Legarda bats for stricter implementation of child protection laws, strengthened info campaign to combat child abuse

August 7, 2021

Three-term Senator and now Deputy Speaker Loren Legarda called for stricter implementation of child protection and anti-human trafficking laws to put a stop to child exploitation, abuse, and to the illegal human trade.

“Easy access to the internet and technological advancements have now been utilized by unscrupulous individuals for illegal activities preying on the vulnerability and innocence of our children,” Legarda said.

Legarda, co-author of RA 9262, or the Anti-Violence Against Women and Children Act, and co-author and principal sponsor of RA 10364, or the Expanded Anti-Trafficking in Persons Act, said that there should be stringent implementation of the laws and massive information dissemination and education campaigns against all forms of child abuse, including sexual exploitation, human trafficking and prostitution, and cyber pornography, among others.

“We also have RA 7610, or the Special Protection of Children Against Child Abuse, Exploitation and Discrimination Act, which was signed into law in 1992. Now more than ever, it is high time for Congress to review the provisions of the almost three-decade-old law and propose needed amendments to make it more powerful and suitable given the current situation. The absence of stricter penalties for sexual predators, especially those from other nations, keep our children vulnerable and prone to the threat of abuse. By ensuring that our existing laws are implemented effectively, and the needs and rights of children are adequately protected, we are also giving our children a chance to wake up from the nightmare of abuse and allow them to live a brighter future,” Legarda said.

The former Senator also expressed her concern about the Department of Justice – Cybercrime Office report that there is a 260 percent increase in cyber-tips related to online sexual exploitation and abuse of children (OSEAC) and other sexual misconduct cases involving minors. The most recent incident reported in the news was about a former US diplomat in the Philippines who reportedly committed illicit sexual conduct with a Filipina minor he met online. Legarda said that due to restrictions of movement and the lack of income source for most families, children became more at risk from online sexual abuse, sometimes even perpetrated by their own parents or family members.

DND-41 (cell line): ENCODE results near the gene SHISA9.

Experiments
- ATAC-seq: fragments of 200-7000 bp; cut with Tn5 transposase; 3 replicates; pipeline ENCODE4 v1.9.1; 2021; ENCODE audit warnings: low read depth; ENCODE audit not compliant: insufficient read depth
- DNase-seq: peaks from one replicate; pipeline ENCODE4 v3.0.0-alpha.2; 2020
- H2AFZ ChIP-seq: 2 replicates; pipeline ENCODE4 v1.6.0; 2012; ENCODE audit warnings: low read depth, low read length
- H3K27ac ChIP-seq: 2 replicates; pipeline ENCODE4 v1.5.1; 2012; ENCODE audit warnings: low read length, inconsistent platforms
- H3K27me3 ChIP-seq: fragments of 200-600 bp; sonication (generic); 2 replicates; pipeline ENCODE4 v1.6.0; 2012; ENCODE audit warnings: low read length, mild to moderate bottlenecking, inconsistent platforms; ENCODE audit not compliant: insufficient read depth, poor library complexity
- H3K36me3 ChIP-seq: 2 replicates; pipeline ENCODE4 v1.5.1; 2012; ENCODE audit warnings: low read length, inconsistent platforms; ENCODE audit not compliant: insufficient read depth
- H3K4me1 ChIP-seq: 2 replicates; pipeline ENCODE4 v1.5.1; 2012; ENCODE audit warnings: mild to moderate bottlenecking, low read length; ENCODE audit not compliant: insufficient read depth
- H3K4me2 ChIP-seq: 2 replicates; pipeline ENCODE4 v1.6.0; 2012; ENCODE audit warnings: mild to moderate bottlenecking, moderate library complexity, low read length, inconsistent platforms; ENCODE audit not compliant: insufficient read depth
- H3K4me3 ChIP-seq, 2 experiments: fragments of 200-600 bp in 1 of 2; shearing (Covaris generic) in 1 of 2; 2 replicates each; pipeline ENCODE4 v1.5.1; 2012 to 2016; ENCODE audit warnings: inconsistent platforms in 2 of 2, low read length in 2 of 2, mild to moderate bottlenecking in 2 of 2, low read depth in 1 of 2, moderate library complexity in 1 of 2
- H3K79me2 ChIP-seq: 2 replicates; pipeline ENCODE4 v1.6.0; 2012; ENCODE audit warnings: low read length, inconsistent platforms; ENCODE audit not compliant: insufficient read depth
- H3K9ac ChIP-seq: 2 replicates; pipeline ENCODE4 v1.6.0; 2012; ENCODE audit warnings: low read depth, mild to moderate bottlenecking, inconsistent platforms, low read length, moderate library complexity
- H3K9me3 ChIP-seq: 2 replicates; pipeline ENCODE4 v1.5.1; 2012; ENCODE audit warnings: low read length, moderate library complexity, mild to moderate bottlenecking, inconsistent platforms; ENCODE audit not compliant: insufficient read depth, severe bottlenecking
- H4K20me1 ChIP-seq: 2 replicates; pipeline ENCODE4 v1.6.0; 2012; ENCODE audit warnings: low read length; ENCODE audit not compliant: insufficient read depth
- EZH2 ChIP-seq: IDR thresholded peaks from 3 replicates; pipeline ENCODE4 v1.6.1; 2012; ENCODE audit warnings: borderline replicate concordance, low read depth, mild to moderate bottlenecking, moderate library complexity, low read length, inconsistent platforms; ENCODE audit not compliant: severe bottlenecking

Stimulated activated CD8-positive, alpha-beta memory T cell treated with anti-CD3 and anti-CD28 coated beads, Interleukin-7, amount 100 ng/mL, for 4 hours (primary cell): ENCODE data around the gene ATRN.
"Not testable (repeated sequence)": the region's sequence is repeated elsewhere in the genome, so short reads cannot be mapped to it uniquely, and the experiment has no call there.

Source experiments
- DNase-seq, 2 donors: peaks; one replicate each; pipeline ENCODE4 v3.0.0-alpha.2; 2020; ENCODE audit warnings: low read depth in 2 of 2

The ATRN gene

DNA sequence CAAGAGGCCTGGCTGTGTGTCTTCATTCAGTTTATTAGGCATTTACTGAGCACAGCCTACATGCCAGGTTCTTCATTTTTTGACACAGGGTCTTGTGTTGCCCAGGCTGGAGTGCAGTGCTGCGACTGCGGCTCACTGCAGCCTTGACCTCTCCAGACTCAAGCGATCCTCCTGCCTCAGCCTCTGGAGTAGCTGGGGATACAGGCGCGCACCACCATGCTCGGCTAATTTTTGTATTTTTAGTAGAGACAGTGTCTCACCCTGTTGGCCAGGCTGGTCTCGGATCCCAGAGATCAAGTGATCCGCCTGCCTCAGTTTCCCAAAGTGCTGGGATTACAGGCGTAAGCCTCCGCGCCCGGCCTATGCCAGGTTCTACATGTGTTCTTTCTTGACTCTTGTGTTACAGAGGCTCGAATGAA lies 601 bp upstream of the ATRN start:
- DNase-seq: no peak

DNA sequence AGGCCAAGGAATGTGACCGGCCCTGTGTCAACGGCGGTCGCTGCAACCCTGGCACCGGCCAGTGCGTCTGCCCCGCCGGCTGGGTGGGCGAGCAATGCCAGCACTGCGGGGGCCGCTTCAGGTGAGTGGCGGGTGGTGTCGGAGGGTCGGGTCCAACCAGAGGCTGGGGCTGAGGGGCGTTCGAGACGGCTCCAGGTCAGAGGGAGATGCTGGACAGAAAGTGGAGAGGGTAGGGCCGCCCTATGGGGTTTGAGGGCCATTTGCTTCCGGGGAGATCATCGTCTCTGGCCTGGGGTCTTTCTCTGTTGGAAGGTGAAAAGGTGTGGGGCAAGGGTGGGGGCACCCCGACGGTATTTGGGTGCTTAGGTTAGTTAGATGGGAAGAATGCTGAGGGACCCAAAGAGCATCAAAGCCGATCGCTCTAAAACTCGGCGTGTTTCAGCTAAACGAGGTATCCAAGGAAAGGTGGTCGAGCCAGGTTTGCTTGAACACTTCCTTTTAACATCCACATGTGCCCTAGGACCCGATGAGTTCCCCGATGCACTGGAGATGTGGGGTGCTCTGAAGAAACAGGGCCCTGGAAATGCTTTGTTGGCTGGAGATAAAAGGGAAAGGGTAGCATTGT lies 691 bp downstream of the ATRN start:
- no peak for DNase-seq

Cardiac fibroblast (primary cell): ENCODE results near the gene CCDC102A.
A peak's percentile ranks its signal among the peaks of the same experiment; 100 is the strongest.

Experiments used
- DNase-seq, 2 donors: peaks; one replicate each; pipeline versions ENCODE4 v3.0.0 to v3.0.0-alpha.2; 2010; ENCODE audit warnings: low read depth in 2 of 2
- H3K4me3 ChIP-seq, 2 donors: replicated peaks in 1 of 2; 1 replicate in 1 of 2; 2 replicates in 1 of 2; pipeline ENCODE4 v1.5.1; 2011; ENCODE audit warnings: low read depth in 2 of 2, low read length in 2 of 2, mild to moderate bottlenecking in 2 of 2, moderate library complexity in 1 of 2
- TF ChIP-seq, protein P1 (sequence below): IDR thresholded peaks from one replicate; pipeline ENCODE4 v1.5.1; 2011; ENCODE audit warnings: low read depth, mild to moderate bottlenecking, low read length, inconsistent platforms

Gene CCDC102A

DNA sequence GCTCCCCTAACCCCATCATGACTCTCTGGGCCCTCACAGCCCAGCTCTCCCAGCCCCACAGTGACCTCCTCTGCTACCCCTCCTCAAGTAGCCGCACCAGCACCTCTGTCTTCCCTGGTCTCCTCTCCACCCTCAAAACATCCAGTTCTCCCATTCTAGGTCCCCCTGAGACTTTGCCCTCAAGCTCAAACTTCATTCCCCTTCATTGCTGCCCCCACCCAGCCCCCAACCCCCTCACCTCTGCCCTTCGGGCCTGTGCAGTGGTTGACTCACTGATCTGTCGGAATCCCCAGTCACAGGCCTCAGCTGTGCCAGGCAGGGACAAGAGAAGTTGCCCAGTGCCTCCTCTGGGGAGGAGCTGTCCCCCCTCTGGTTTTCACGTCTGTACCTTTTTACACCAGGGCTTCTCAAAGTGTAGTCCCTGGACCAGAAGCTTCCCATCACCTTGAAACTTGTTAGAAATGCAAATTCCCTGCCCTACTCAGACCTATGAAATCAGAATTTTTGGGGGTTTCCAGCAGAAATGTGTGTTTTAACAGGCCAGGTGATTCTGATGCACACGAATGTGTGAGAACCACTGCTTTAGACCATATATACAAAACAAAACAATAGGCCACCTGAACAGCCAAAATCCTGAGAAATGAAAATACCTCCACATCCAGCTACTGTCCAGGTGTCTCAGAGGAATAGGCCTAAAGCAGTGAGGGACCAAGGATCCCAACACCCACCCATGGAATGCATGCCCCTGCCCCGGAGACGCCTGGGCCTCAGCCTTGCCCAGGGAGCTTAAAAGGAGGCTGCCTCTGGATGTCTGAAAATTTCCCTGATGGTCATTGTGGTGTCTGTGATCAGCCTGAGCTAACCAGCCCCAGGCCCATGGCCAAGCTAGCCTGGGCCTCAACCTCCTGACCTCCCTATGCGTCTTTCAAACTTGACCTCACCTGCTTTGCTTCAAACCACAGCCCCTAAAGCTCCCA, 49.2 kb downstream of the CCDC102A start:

“We have enough laws and we even pioneered the law on anti-human trafficking in Southeast Asia. We also have national anti-trafficking units in place that are mandated to specifically combat trafficking and OSEAC, namely, the PNP Women and Children Protection Center and the National Bureau of Investigation Anti-Human Trafficking Division. We also have the Inter-Agency Council Against Trafficking, or IACAT, that coordinates all the efforts to enforce the country’s trafficking laws. We have laid down the laws; what we need to bolster is the implementation of these laws on the ground,” Legarda said.

As a champion of women and children’s rights, Legarda stated that she will give her full support for the Department of Justice (DOJ), as head of the IACAT, and the NBI for the full and effective implementation of child protection and anti-human trafficking laws, as well as in carrying out a massive information and education campaign against all forms of child abuse, sexual exploitation, and human trafficking.

“Preventing the crime and protecting our children from abuse and trafficking can actually start at home by educating our children on how they can protect themselves, including teaching them on the responsible use of the Internet. As parents and guardians, it is our responsibility to keep them safe and give them a life free from abuse and violence,” Legarda concluded.***